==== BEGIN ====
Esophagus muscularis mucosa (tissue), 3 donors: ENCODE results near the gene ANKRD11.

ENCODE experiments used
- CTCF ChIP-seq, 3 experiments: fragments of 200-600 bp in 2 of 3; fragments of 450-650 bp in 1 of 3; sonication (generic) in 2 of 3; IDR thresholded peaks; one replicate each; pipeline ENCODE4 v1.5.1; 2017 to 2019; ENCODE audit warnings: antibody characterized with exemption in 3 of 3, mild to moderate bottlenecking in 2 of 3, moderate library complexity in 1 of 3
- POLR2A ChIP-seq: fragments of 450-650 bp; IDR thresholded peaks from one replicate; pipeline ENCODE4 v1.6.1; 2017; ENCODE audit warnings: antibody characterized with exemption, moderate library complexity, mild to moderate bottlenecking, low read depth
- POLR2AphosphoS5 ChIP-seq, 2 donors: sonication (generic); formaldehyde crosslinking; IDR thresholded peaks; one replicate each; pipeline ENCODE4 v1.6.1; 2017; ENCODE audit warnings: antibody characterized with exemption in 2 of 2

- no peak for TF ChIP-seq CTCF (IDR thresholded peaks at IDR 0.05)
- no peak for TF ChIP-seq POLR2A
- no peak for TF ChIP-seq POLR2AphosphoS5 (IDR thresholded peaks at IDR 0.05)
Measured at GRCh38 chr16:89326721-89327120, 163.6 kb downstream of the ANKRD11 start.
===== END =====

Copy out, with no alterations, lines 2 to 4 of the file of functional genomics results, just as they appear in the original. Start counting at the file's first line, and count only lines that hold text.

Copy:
ENCODE experiments used
- CTCF ChIP-seq, 3 experiments: fragments of 200-600 bp in 2 of 3; fragments of 450-650 bp in 1 of 3; sonication (generic) in 2 of 3; IDR thresholded peaks; one replicate each; pipeline ENCODE4 v1.5.1; 2017 to 2019; ENCODE audit warnings: antibody characterized with exemption in 3 of 3, mild to moderate bottlenecking in 2 of 3, moderate library complexity in 1 of 3
- POLR2A ChIP-seq: fragments of 450-650 bp; IDR thresholded peaks from one replicate; pipeline ENCODE4 v1.6.1; 2017; ENCODE audit warnings: antibody characterized with exemption, moderate library complexity, mild to moderate bottlenecking, low read depth